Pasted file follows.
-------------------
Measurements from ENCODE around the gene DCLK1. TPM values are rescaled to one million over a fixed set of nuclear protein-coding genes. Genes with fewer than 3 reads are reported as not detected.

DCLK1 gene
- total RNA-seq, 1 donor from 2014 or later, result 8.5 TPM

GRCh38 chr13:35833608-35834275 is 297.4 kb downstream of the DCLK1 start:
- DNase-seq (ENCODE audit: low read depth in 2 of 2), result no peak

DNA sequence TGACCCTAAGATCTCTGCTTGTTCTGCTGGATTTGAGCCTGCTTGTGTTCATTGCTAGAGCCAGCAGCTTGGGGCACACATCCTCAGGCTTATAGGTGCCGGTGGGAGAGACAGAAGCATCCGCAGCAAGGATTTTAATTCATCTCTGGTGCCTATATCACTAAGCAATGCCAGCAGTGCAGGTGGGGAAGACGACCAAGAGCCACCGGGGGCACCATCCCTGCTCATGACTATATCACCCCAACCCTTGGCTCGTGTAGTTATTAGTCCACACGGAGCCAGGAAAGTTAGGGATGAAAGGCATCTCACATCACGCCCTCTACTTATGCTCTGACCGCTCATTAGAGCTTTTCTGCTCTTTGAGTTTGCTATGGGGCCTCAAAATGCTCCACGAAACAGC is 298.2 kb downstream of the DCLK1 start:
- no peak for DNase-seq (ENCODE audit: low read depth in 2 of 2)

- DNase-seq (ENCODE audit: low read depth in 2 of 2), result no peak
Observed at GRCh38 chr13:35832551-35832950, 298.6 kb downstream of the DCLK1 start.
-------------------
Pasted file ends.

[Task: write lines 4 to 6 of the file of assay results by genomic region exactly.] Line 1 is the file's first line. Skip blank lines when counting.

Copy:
GRCh38 chr13:35833608-35834275 is 297.4 kb downstream of the DCLK1 start:
- DNase-seq (ENCODE audit: low read depth in 2 of 2), result no peak

DNA sequence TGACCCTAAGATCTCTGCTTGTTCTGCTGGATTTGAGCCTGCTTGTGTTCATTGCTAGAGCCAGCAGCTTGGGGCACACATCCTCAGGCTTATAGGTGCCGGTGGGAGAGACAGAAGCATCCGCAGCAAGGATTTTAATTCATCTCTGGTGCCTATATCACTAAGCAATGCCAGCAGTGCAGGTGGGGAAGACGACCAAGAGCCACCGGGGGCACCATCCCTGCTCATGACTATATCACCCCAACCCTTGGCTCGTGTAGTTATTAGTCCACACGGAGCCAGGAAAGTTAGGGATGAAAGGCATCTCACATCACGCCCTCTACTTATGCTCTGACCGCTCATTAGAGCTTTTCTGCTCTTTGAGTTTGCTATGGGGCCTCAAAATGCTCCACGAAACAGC is 298.2 kb downstream of the DCLK1 start: